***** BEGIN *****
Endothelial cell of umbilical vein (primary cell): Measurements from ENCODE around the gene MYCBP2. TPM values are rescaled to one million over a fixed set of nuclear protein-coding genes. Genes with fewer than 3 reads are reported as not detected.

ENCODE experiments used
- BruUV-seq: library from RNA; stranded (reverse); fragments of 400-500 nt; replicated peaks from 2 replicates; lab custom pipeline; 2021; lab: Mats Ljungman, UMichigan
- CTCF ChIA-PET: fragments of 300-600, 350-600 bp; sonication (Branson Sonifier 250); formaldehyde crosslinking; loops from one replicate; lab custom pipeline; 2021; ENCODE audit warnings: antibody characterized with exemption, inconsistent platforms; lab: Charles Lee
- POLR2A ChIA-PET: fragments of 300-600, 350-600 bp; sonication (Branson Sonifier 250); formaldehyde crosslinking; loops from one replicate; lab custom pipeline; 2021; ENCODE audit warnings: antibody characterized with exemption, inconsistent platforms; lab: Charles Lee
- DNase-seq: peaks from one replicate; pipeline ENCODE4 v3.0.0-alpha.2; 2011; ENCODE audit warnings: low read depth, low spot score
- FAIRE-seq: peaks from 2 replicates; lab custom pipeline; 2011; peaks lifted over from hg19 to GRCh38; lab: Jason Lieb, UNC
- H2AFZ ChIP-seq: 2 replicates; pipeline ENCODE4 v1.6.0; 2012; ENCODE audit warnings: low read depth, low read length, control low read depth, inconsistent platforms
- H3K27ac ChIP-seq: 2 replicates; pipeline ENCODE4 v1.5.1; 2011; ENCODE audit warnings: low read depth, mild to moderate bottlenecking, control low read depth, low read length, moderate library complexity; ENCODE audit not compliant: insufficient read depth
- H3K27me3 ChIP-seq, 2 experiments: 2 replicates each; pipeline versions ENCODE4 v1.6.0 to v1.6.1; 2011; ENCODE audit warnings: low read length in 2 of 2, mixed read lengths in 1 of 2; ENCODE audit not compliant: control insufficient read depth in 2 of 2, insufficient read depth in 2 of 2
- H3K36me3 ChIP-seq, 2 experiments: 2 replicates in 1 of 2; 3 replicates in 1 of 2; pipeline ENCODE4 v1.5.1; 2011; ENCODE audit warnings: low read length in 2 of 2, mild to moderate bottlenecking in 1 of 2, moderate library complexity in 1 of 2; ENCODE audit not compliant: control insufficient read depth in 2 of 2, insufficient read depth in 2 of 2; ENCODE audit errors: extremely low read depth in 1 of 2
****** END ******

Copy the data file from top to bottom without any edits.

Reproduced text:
Endothelial cell of umbilical vein (primary cell): Measurements from ENCODE around the gene MYCBP2. TPM values are rescaled to one million over a fixed set of nuclear protein-coding genes. Genes with fewer than 3 reads are reported as not detected.

ENCODE experiments used
- BruUV-seq: library from RNA; stranded (reverse); fragments of 400-500 nt; replicated peaks from 2 replicates; lab custom pipeline; 2021; lab: Mats Ljungman, UMichigan
- CTCF ChIA-PET: fragments of 300-600, 350-600 bp; sonication (Branson Sonifier 250); formaldehyde crosslinking; loops from one replicate; lab custom pipeline; 2021; ENCODE audit warnings: antibody characterized with exemption, inconsistent platforms; lab: Charles Lee
- POLR2A ChIA-PET: fragments of 300-600, 350-600 bp; sonication (Branson Sonifier 250); formaldehyde crosslinking; loops from one replicate; lab custom pipeline; 2021; ENCODE audit warnings: antibody characterized with exemption, inconsistent platforms; lab: Charles Lee
- DNase-seq: peaks from one replicate; pipeline ENCODE4 v3.0.0-alpha.2; 2011; ENCODE audit warnings: low read depth, low spot score
- FAIRE-seq: peaks from 2 replicates; lab custom pipeline; 2011; peaks lifted over from hg19 to GRCh38; lab: Jason Lieb, UNC
- H2AFZ ChIP-seq: 2 replicates; pipeline ENCODE4 v1.6.0; 2012; ENCODE audit warnings: low read depth, low read length, control low read depth, inconsistent platforms
- H3K27ac ChIP-seq: 2 replicates; pipeline ENCODE4 v1.5.1; 2011; ENCODE audit warnings: low read depth, mild to moderate bottlenecking, control low read depth, low read length, moderate library complexity; ENCODE audit not compliant: insufficient read depth
- H3K27me3 ChIP-seq, 2 experiments: 2 replicates each; pipeline versions ENCODE4 v1.6.0 to v1.6.1; 2011; ENCODE audit warnings: low read length in 2 of 2, mixed read lengths in 1 of 2; ENCODE audit not compliant: control insufficient read depth in 2 of 2, insufficient read depth in 2 of 2
- H3K36me3 ChIP-seq, 2 experiments: 2 replicates in 1 of 2; 3 replicates in 1 of 2; pipeline ENCODE4 v1.5.1; 2011; ENCODE audit warnings: low read length in 2 of 2, mild to moderate bottlenecking in 1 of 2, moderate library complexity in 1 of 2; ENCODE audit not compliant: control insufficient read depth in 2 of 2, insufficient read depth in 2 of 2; ENCODE audit errors: extremely low read depth in 1 of 2